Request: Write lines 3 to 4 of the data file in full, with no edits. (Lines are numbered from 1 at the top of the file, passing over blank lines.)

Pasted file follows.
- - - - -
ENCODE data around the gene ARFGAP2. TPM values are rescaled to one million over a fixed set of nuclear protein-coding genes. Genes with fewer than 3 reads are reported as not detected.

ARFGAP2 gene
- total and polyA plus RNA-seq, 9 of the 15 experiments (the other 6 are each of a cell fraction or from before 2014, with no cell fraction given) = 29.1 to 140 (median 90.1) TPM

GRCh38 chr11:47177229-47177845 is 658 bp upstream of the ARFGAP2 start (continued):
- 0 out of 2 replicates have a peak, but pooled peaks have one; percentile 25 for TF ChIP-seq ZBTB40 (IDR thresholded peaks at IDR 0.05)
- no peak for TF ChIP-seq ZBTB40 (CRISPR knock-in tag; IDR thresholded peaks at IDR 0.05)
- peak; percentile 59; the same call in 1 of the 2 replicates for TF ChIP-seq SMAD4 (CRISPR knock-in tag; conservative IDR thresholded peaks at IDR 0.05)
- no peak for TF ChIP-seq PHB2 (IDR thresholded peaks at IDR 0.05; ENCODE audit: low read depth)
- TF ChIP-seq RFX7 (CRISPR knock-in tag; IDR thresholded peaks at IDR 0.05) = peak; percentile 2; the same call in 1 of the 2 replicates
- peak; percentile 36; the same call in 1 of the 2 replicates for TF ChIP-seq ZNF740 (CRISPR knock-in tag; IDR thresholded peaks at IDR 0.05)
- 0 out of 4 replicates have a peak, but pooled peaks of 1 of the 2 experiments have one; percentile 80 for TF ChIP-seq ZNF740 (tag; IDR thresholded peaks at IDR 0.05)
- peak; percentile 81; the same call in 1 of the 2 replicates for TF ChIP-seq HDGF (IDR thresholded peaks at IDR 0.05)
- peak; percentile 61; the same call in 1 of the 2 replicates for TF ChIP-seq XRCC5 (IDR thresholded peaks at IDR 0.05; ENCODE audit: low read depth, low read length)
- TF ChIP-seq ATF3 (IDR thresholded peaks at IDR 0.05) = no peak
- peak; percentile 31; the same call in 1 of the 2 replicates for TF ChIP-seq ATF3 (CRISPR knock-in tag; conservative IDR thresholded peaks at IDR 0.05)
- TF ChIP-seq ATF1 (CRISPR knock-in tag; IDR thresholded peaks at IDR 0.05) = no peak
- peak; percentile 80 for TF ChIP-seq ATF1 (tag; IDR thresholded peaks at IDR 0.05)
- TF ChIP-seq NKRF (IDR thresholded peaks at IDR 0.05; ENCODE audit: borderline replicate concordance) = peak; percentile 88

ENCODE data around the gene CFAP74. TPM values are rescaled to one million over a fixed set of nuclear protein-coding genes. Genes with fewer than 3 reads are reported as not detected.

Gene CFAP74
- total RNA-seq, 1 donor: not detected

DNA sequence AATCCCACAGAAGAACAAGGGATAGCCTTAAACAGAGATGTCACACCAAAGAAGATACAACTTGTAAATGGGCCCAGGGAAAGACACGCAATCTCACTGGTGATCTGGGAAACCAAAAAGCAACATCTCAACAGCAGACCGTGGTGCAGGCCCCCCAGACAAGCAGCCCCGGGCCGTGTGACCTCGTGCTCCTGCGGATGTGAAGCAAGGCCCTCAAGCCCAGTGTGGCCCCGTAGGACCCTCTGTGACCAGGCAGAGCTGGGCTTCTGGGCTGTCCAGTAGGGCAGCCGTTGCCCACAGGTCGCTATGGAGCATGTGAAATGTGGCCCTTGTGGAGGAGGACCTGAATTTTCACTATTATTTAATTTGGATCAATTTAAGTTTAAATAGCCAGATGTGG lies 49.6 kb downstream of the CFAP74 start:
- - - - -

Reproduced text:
- total and polyA plus RNA-seq, 9 of the 15 experiments (the other 6 are each of a cell fraction or from before 2014, with no cell fraction given) = 29.1 to 140 (median 90.1) TPM

GRCh38 chr11:47177229-47177845 is 658 bp upstream of the ARFGAP2 start (continued):